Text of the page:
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Intermittent fasting is a program of eating that involves restricting or eliminating food on certain days or for determined time periods. There are many benefits associated with implementing intermittent fasting (IF). The flexibility of how IF can be practiced allows interpretation for everyone.

Benefits of Intermittent Fasting

Research has gathered several theories as to why intermittent fasting is a viable option. Those who are committed to practicing IF may enjoy the following benefits:

Slowed Aging Process and Extended Life

Studies involving rodents have consistently shown that calorie reduction and fasting can help with living a longer, fuller life.

Reduced Oxidative Stress and Incidence of Disease

IF places mild stress on the body's cells, allowing them to adapt in order to better cope with stress and function more efficiently. 

Weight Loss

Intermittent fasting allows someone to reduce their nutritional intake without risking overall malnutrition, which makes it an effective tool for losing weight. Since the fasting periods are short, there is little risk of vitamin, mineral and other deficiencies.

Increased Brain Function

IF is also attributed with providing more brain power. When someone doesn't eat for 10-16 hours, the body will draw on fat stores for energy. Additionally, this process causes substances called ketones to be released into the body. Ketones have a protective effect on the brain's memory and learning abilities.

How to practice Intermittent Fasting

There is no one best way for an individual to implement intermittent fasting (IF). It can be interpreted into one’s diet in a variety of ways, including:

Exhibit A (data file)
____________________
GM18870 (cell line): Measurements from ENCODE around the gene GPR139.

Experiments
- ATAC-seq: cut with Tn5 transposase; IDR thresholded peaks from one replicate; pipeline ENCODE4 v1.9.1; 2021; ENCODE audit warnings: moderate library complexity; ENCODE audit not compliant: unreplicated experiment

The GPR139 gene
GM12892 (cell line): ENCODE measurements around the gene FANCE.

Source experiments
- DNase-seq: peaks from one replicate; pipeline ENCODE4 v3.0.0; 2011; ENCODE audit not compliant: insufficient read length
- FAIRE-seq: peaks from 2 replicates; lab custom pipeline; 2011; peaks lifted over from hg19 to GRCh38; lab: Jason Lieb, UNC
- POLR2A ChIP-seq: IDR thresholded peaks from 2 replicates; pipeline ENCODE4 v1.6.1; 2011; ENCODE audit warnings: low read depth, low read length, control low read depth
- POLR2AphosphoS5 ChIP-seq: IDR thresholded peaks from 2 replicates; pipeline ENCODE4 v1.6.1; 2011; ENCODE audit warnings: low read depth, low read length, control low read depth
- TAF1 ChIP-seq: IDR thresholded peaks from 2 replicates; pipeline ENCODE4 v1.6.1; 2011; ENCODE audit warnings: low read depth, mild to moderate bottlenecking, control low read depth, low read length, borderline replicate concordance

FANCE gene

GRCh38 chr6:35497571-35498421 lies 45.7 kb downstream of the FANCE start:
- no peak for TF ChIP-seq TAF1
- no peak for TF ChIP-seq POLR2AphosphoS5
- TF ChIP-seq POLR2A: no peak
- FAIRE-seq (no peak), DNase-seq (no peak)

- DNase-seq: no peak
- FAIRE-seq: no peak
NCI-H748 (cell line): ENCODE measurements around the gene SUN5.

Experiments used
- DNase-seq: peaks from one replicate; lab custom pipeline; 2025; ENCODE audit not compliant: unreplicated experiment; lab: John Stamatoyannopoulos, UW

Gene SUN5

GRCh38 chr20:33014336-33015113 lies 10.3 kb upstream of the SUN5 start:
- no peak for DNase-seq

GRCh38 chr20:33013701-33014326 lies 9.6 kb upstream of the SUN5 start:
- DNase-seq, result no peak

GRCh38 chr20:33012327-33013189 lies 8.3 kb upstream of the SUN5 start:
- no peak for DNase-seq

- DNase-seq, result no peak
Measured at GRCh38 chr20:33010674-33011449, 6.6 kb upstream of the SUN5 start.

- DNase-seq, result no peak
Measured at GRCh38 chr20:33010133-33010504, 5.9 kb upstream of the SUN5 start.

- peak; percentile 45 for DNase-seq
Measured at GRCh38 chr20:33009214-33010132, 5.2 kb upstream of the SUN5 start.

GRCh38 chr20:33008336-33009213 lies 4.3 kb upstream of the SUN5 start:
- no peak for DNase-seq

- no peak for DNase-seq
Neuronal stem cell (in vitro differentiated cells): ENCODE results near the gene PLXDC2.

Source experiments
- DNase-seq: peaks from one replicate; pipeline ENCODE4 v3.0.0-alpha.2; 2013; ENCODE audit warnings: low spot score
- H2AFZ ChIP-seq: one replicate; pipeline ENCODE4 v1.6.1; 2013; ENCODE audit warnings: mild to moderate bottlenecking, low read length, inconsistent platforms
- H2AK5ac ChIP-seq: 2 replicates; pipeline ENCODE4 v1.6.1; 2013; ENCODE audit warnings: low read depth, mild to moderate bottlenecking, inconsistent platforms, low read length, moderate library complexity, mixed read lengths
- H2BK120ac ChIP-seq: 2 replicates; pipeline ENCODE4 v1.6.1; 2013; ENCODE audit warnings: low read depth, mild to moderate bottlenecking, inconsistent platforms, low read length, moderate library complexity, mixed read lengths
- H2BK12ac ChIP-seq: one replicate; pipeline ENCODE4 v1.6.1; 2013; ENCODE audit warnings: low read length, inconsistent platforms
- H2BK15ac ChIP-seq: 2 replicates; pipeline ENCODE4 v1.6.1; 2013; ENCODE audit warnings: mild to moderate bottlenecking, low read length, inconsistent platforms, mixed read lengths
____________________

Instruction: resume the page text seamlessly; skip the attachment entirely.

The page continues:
• Fasting only for certain time periods of each day. For example: consuming calories before noon, and then fasting until breakfast the next day.
  • Restricting calories to under 500 each day
  • Fasting completely for an entire day and then eating normally the next day
  • Fasting only 1-2 days out of the week

Identifying A Goal Dictates How to Implement Intermittent Fasting

There is flexibility for interpretation in an IF diet. However, it's imperative to still have a strategy. To discover the best IF method suited for you, first determine your main goal. 

If your goal is for enhanced body functions, make sure your IF is done on a consistent, regular basis. Deviating from the plan would be detrimental. For this goal the 5:2 plan, where you eat a healthy diet five days out of a week and fast the other two days, is a good place to start.

If your goal is to lose weight, you will need to restrict your calories so that your body is forced to draw on fat stores for its energy needs. You must create a calorie deficit in order to lose weight. You may consider an IF routine in which you fast two days not in a row, and then eat normally the other five days. You will need to follow a sensible diet on the five “normal” days. Additionally, you would need to include some type of aerobic exercise, such as fast walking for a half hour at least three times a week, as part of your weight-loss plan.

Ask your Doctor

It’s important to be safe when changing your diet. Always check with your physician before adapting a new lifestyle. IF may not be suitable for those with certain diseases, such as diabetes. 

ReSOURCES:

Diet and Nutrition, Obesity


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